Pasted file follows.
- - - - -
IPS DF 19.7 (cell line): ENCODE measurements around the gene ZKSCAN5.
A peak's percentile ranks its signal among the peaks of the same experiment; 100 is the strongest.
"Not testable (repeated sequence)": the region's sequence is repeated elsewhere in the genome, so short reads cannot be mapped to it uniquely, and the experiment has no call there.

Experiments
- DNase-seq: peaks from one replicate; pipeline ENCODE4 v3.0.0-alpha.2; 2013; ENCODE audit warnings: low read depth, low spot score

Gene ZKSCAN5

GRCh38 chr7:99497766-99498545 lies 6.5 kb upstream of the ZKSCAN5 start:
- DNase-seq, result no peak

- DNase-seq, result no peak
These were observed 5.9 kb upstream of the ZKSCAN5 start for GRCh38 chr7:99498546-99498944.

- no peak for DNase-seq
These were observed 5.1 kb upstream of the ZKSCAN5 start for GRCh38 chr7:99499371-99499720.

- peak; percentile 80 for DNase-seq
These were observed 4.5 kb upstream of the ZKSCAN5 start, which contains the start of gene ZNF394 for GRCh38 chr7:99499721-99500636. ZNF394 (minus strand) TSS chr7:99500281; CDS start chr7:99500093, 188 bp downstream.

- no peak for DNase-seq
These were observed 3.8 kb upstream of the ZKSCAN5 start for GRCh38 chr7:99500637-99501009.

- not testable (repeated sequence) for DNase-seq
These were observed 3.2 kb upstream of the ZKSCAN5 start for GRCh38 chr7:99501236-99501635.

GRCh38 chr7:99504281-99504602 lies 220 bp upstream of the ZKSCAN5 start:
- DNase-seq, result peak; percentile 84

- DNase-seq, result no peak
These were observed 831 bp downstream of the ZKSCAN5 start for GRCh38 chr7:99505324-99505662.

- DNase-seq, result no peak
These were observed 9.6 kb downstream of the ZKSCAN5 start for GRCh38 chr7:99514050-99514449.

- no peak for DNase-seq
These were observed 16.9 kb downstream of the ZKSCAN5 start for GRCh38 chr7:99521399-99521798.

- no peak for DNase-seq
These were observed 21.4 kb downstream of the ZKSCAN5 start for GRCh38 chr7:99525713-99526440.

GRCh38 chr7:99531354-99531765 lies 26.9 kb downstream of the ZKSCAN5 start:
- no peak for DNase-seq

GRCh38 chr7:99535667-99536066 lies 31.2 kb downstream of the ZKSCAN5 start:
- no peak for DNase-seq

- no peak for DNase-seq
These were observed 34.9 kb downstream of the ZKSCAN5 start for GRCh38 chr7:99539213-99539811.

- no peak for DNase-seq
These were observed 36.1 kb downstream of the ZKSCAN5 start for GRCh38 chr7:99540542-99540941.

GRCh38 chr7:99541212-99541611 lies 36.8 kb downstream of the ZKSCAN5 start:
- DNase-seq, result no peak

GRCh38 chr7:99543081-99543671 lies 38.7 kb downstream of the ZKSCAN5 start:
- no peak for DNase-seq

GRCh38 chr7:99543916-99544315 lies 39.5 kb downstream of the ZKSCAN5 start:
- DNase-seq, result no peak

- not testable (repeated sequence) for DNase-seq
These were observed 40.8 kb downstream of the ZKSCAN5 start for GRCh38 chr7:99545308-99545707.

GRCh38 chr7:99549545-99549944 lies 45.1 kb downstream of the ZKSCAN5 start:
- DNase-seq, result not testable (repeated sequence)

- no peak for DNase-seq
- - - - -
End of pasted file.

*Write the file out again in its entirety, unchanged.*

IPS DF 19.7 (cell line): ENCODE measurements around the gene ZKSCAN5.
A peak's percentile ranks its signal among the peaks of the same experiment; 100 is the strongest.
"Not testable (repeated sequence)": the region's sequence is repeated elsewhere in the genome, so short reads cannot be mapped to it uniquely, and the experiment has no call there.

Experiments
- DNase-seq: peaks from one replicate; pipeline ENCODE4 v3.0.0-alpha.2; 2013; ENCODE audit warnings: low read depth, low spot score

Gene ZKSCAN5

GRCh38 chr7:99497766-99498545 lies 6.5 kb upstream of the ZKSCAN5 start:
- DNase-seq, result no peak

- DNase-seq, result no peak
These were observed 5.9 kb upstream of the ZKSCAN5 start for GRCh38 chr7:99498546-99498944.

- no peak for DNase-seq
These were observed 5.1 kb upstream of the ZKSCAN5 start for GRCh38 chr7:99499371-99499720.

- peak; percentile 80 for DNase-seq
These were observed 4.5 kb upstream of the ZKSCAN5 start, which contains the start of gene ZNF394 for GRCh38 chr7:99499721-99500636. ZNF394 (minus strand) TSS chr7:99500281; CDS start chr7:99500093, 188 bp downstream.

- no peak for DNase-seq
These were observed 3.8 kb upstream of the ZKSCAN5 start for GRCh38 chr7:99500637-99501009.

- not testable (repeated sequence) for DNase-seq
These were observed 3.2 kb upstream of the ZKSCAN5 start for GRCh38 chr7:99501236-99501635.

GRCh38 chr7:99504281-99504602 lies 220 bp upstream of the ZKSCAN5 start:
- DNase-seq, result peak; percentile 84

- DNase-seq, result no peak
These were observed 831 bp downstream of the ZKSCAN5 start for GRCh38 chr7:99505324-99505662.

- DNase-seq, result no peak
These were observed 9.6 kb downstream of the ZKSCAN5 start for GRCh38 chr7:99514050-99514449.

- no peak for DNase-seq
These were observed 16.9 kb downstream of the ZKSCAN5 start for GRCh38 chr7:99521399-99521798.

- no peak for DNase-seq
These were observed 21.4 kb downstream of the ZKSCAN5 start for GRCh38 chr7:99525713-99526440.

GRCh38 chr7:99531354-99531765 lies 26.9 kb downstream of the ZKSCAN5 start:
- no peak for DNase-seq

GRCh38 chr7:99535667-99536066 lies 31.2 kb downstream of the ZKSCAN5 start:
- no peak for DNase-seq

- no peak for DNase-seq
These were observed 34.9 kb downstream of the ZKSCAN5 start for GRCh38 chr7:99539213-99539811.

- no peak for DNase-seq
These were observed 36.1 kb downstream of the ZKSCAN5 start for GRCh38 chr7:99540542-99540941.

GRCh38 chr7:99541212-99541611 lies 36.8 kb downstream of the ZKSCAN5 start:
- DNase-seq, result no peak

GRCh38 chr7:99543081-99543671 lies 38.7 kb downstream of the ZKSCAN5 start:
- no peak for DNase-seq

GRCh38 chr7:99543916-99544315 lies 39.5 kb downstream of the ZKSCAN5 start:
- DNase-seq, result no peak

- not testable (repeated sequence) for DNase-seq
These were observed 40.8 kb downstream of the ZKSCAN5 start for GRCh38 chr7:99545308-99545707.

GRCh38 chr7:99549545-99549944 lies 45.1 kb downstream of the ZKSCAN5 start:
- DNase-seq, result not testable (repeated sequence)

- no peak for DNase-seq